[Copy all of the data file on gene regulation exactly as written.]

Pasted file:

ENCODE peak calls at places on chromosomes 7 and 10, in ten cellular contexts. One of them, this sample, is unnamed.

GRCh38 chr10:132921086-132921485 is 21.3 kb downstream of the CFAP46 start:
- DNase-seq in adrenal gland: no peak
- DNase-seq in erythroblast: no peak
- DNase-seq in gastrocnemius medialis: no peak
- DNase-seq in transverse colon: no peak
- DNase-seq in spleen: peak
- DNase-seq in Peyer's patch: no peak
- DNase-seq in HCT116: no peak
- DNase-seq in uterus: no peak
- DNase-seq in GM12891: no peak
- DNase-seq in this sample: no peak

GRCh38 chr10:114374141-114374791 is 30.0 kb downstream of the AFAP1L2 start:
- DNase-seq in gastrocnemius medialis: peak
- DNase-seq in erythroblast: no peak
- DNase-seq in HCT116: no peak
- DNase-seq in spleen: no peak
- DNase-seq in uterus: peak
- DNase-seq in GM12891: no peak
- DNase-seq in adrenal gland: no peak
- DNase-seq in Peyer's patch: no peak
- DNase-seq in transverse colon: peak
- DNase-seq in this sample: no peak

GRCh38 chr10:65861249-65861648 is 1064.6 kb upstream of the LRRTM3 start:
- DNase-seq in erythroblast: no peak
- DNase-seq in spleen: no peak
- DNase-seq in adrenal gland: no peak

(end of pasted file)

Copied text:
ENCODE peak calls at places on chromosomes 7 and 10, in ten cellular contexts. One of them, this sample, is unnamed.

GRCh38 chr10:132921086-132921485 is 21.3 kb downstream of the CFAP46 start:
- DNase-seq in adrenal gland: no peak
- DNase-seq in erythroblast: no peak
- DNase-seq in gastrocnemius medialis: no peak
- DNase-seq in transverse colon: no peak
- DNase-seq in spleen: peak
- DNase-seq in Peyer's patch: no peak
- DNase-seq in HCT116: no peak
- DNase-seq in uterus: no peak
- DNase-seq in GM12891: no peak
- DNase-seq in this sample: no peak

GRCh38 chr10:114374141-114374791 is 30.0 kb downstream of the AFAP1L2 start:
- DNase-seq in gastrocnemius medialis: peak
- DNase-seq in erythroblast: no peak
- DNase-seq in HCT116: no peak
- DNase-seq in spleen: no peak
- DNase-seq in uterus: peak
- DNase-seq in GM12891: no peak
- DNase-seq in adrenal gland: no peak
- DNase-seq in Peyer's patch: no peak
- DNase-seq in transverse colon: peak
- DNase-seq in this sample: no peak

GRCh38 chr10:65861249-65861648 is 1064.6 kb upstream of the LRRTM3 start:
- DNase-seq in erythroblast: no peak
- DNase-seq in spleen: no peak
- DNase-seq in adrenal gland: no peak